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Protocol

School Nurse Perspectives on Do-It-Yourself Automated Pancreas Systems in the School Setting

  • Christine A. March 1
  • Rebecca Oyetoro 2
  • Janey Adams 2
  • Henry Rodriguez 3
  • Anastasia Albanese-O'Neill 3
  • 1 - Division of Pediatric Endocrinology and Diabetes - UPMC Children's Hospital of Pittsburgh - Pittsburgh Pennsylvania
  • 2 - Department of Pediatrics - University of Florida - Gainesville - Florida USA
  • 3 - USF Diabetes and Endocrinology Center - University of South Florida Tampa - Florida USA

Abstract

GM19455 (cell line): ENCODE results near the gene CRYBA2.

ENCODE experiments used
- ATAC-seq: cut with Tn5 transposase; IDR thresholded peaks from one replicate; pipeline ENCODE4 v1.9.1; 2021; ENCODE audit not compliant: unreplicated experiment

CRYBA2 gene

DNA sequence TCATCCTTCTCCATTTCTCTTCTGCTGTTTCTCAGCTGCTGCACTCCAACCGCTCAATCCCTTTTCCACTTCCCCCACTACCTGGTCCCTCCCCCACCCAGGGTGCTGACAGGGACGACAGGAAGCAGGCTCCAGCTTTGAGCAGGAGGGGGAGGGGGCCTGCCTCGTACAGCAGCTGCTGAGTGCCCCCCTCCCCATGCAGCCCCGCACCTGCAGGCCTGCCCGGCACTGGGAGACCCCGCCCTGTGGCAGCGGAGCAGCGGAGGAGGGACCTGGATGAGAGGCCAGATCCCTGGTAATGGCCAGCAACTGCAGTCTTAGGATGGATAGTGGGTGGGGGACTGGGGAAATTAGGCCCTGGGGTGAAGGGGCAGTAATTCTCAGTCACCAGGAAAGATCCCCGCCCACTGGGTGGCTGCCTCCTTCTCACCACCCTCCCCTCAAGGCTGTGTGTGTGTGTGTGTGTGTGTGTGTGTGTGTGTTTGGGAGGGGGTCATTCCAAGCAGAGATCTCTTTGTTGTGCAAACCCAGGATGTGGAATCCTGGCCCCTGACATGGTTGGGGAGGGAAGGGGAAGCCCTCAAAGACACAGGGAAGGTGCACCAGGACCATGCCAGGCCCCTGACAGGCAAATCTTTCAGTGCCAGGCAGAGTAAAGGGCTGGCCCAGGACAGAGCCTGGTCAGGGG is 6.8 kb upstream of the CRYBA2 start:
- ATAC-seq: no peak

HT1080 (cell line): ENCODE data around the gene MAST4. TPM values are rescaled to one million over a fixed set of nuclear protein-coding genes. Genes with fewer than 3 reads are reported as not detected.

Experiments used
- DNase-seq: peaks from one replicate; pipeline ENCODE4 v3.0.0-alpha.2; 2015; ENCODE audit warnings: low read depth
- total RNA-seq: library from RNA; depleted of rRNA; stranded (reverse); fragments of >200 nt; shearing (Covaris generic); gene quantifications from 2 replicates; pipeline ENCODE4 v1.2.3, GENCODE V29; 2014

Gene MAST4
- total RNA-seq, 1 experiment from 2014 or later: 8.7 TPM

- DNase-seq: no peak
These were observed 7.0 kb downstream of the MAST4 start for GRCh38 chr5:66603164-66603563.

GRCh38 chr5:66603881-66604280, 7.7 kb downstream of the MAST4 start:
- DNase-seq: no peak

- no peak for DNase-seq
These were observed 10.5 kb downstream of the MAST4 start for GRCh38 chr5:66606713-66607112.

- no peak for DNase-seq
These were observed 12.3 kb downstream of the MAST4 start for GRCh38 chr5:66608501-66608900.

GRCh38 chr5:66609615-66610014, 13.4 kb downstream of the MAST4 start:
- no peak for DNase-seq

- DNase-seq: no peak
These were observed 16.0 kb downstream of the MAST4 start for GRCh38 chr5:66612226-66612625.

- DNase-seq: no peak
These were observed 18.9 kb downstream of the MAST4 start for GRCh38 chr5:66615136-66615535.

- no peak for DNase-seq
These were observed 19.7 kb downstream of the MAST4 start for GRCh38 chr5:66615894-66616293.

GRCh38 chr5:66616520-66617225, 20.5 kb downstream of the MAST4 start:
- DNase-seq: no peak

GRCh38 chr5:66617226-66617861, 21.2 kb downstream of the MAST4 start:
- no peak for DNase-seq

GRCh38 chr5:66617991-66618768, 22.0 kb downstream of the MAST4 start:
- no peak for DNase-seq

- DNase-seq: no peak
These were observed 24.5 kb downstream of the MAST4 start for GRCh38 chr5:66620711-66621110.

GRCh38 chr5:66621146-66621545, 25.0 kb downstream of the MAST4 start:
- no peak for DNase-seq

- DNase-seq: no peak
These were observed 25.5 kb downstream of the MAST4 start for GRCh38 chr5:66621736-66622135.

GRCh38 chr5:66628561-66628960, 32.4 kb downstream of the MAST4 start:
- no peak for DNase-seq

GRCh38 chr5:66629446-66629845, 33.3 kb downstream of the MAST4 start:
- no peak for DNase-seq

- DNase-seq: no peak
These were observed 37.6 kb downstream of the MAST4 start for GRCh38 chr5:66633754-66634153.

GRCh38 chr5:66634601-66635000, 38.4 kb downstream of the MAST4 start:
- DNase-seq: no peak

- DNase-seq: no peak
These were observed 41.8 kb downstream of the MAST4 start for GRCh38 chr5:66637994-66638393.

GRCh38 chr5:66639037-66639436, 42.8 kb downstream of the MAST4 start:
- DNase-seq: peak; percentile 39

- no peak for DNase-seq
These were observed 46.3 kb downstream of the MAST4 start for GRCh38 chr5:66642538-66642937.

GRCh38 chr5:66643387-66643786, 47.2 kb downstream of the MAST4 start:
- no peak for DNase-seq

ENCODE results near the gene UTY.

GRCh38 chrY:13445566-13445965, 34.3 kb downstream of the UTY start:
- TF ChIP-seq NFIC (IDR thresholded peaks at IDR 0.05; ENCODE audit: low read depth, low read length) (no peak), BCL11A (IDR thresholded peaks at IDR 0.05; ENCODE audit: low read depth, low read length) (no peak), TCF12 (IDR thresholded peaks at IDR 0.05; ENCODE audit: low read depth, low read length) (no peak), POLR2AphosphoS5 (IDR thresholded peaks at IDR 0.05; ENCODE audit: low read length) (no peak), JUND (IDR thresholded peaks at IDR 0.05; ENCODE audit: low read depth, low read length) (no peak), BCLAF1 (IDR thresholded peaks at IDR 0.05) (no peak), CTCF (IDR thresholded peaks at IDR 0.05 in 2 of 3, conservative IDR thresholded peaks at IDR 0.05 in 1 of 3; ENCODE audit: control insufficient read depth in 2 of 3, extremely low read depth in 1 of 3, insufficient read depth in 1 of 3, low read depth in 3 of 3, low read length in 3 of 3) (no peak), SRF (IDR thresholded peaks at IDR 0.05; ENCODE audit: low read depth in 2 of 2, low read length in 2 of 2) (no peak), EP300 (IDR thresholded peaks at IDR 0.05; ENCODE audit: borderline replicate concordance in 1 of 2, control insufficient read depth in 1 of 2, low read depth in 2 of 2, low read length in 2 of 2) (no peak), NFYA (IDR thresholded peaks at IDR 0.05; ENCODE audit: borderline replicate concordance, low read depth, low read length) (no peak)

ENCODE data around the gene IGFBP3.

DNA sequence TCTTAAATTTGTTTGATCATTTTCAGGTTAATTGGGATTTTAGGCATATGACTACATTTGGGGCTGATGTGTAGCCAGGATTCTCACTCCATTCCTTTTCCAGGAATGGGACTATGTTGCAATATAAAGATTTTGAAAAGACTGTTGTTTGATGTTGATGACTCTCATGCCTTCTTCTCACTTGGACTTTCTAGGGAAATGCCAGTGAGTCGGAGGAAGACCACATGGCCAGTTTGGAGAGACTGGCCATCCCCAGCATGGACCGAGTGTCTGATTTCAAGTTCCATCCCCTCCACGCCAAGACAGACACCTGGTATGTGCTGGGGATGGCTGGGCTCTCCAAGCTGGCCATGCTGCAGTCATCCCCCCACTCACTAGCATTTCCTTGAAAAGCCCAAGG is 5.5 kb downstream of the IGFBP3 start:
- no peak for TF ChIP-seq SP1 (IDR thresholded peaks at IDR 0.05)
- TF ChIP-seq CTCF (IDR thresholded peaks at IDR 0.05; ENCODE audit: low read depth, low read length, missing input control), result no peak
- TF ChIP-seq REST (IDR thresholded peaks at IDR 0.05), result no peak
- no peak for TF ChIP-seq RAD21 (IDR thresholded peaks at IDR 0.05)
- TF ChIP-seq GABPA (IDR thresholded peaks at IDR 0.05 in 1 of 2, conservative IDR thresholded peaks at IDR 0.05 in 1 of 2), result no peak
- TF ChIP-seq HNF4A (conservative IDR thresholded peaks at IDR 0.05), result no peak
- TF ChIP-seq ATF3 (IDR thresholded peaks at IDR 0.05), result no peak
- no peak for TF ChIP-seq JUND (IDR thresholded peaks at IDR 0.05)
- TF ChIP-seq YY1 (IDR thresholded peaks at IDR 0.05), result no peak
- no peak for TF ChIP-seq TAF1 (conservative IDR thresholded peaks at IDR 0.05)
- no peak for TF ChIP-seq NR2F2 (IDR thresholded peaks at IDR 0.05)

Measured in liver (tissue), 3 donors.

Do-it-yourself (DIY) artificial pancreas systems (APSs) are gaining popularity among children with type 1 diabetes. Little is known about how school systems provide care for children who use DIY APSs, and available guidance for schools is limited. This study explored school staff perspectives on DIY APSs through a national survey of school nurses about their current practices, beliefs, and attitudes toward DIY APSs. Although one-quarter (23%) of school nurses reported experience with DIY APSs in school, nearly half (46%) had no prior knowledge of this new technology. The majority (82%) reported that children should be allowed to use DIY APSs in school, although there was less consensus about school nurse responsibilities with these devices. Qualitative responses added context regarding potential barriers, including the need for more informed guidelines and training and fears of liability. Future development of school guidelines for DIY APSs is necessary and should incorporate stakeholder perspectives.


 


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